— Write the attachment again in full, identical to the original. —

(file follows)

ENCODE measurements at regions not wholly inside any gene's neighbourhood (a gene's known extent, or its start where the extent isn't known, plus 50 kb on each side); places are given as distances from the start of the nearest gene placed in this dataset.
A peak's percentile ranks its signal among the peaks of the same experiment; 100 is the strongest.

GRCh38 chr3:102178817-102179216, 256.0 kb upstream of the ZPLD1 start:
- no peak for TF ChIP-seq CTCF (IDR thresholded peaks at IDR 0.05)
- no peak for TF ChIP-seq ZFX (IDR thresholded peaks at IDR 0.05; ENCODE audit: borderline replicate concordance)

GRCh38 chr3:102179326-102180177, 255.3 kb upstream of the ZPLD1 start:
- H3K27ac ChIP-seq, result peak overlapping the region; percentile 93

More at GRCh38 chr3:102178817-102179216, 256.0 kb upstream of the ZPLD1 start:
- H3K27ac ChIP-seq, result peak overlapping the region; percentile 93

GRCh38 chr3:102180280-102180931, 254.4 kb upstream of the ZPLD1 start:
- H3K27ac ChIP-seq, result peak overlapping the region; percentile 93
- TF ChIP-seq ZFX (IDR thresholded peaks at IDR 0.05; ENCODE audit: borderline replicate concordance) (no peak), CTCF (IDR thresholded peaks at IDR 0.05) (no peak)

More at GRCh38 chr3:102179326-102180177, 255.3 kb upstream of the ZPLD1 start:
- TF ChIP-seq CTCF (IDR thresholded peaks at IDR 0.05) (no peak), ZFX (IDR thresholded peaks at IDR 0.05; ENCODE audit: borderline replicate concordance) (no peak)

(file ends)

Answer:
ENCODE measurements at regions not wholly inside any gene's neighbourhood (a gene's known extent, or its start where the extent isn't known, plus 50 kb on each side); places are given as distances from the start of the nearest gene placed in this dataset.
A peak's percentile ranks its signal among the peaks of the same experiment; 100 is the strongest.

GRCh38 chr3:102178817-102179216, 256.0 kb upstream of the ZPLD1 start:
- no peak for TF ChIP-seq CTCF (IDR thresholded peaks at IDR 0.05)
- no peak for TF ChIP-seq ZFX (IDR thresholded peaks at IDR 0.05; ENCODE audit: borderline replicate concordance)

GRCh38 chr3:102179326-102180177, 255.3 kb upstream of the ZPLD1 start:
- H3K27ac ChIP-seq, result peak overlapping the region; percentile 93

More at GRCh38 chr3:102178817-102179216, 256.0 kb upstream of the ZPLD1 start:
- H3K27ac ChIP-seq, result peak overlapping the region; percentile 93

GRCh38 chr3:102180280-102180931, 254.4 kb upstream of the ZPLD1 start:
- H3K27ac ChIP-seq, result peak overlapping the region; percentile 93
- TF ChIP-seq ZFX (IDR thresholded peaks at IDR 0.05; ENCODE audit: borderline replicate concordance) (no peak), CTCF (IDR thresholded peaks at IDR 0.05) (no peak)

More at GRCh38 chr3:102179326-102180177, 255.3 kb upstream of the ZPLD1 start:
- TF ChIP-seq CTCF (IDR thresholded peaks at IDR 0.05) (no peak), ZFX (IDR thresholded peaks at IDR 0.05; ENCODE audit: borderline replicate concordance) (no peak)